Academic literature review on UK Private Water Supply: Author Geoff Nemec

Although most people living in the United Kingdom have access to water supplied by a public water company many rural communities rely solely upon untreated private supplies for their drinking water. A private water supply can be defined as a supply of water not provided by a statutory water company, large authority or corporation.

Other Definitions

Other definitions include; small water supply; rural water supply; community supply or even non-community supply (Clapham, 2004).  Owners of these supplies often refer to them as springs, wells, boreholes, or watercourses and the premises served can be individual houses, farms or businesses, small settlements or villages. The Manual for Private Water Supplies (PWS Technical Manual, 2006) defines a private water supply as a supply not provided by a statutory water undertaker and where the responsibility for its maintenance and repair lies with the owner or the person using it. In some cases a private water supply may only serve a single household and provide less than one cubic metre of water per day or they may serve several properties or commercial / industrial premises and provide 1,000 cubic metres of water, or more each day (Jackson et al., 2001).

1% of UK on a Private Water Supply

Approximately 1% of the United Kingdom population (600,000) derive their potable water from 140,000 private water supplies (Kay et al., 2007). A breakdown of current estimates broadly suggests there are; 50,000 supplies (Jiggins, 2007) in England and Wales serving 330,000 (approximately 0.6%) people with 30,000 of the supplies serving a single dwelling (Jiggins, 2007); 38,000 private water supplies in Scotland (DWI, 1993 cited Reid et al., 2001) serving an estimated population of 60,171 (approximately 1.18%) of the Scottish population (Reid et al., 1999, cited Reid et al., 2001); 1,269 private water supplies in Northern Ireland, 1,152 of which are used by dairy farms (Department of Agriculture and Rural Development, 2008).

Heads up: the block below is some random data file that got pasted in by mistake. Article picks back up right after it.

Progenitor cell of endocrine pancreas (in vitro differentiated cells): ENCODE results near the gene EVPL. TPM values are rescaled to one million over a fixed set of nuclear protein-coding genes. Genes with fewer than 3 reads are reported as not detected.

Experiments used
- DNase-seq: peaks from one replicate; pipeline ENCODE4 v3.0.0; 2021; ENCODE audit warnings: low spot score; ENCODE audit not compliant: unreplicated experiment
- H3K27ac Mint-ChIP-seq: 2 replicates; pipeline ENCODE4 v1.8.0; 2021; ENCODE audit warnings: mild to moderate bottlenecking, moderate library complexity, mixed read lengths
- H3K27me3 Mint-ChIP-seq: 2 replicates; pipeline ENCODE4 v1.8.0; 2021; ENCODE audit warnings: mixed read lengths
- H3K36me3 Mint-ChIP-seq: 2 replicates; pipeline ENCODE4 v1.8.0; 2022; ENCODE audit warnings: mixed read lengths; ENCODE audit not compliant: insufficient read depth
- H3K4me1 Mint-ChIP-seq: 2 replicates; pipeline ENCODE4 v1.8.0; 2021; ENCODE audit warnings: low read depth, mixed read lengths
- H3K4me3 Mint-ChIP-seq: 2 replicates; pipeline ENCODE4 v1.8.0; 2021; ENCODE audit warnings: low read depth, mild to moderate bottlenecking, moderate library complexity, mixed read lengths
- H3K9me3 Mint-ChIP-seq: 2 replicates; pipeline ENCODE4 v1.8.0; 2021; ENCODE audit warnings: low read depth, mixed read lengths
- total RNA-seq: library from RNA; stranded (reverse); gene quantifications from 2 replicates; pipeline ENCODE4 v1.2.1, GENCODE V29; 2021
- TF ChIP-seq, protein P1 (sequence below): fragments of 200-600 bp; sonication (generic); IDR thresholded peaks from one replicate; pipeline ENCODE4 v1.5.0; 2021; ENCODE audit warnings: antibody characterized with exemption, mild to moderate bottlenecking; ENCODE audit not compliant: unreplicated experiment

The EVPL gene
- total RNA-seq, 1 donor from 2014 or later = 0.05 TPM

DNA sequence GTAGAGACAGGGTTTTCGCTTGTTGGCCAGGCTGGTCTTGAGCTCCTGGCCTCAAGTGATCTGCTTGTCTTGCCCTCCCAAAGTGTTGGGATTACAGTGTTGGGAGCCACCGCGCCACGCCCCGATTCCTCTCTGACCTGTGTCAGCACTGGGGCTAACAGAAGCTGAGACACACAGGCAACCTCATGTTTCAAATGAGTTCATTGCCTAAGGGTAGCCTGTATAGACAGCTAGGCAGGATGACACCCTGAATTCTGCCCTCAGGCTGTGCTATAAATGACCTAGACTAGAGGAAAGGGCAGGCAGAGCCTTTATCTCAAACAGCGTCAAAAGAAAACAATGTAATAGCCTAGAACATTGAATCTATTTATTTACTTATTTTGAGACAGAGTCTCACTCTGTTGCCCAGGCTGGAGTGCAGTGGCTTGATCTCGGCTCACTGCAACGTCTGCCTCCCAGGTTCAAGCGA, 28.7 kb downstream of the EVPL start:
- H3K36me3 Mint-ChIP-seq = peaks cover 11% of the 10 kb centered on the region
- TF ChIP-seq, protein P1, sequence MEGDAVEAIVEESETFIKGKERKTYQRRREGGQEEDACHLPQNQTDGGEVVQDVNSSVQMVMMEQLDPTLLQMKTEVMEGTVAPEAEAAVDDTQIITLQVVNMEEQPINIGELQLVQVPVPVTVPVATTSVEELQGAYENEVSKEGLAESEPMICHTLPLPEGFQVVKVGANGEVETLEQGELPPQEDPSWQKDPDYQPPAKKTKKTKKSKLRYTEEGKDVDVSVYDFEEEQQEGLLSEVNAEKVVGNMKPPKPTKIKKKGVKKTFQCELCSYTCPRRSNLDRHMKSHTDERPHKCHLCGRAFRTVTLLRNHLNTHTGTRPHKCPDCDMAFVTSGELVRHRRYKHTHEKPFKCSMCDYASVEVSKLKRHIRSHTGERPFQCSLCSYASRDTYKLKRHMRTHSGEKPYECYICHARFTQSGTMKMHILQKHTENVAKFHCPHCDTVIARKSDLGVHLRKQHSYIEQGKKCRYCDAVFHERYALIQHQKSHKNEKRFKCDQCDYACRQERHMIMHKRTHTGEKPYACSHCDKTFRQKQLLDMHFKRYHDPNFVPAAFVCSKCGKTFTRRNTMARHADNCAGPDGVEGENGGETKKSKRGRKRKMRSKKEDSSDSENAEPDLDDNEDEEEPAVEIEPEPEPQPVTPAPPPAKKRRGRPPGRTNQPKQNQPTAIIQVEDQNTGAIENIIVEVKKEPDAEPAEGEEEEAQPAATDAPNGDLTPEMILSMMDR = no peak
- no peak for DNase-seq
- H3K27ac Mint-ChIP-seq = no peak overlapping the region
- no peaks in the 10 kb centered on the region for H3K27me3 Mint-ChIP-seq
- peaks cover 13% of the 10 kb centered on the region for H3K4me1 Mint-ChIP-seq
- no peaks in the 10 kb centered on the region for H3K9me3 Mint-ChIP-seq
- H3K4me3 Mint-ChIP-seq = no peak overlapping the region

Calderdale higher than average number of Private Water Supplies

Barraclough et al. (1988) estimated that the number and nature of private water supplies in Calderdale and from these findings Collinge (1989) determined that over 5,000 people, equating to approximately 2.7% of the population in Calderdale were being served by private water supplies. That means Calderdale has more than the average number of Private Water Supplies.

Many rural areas have boreholes and spring water supplies

Many rural areas have boreholes and spring water supplies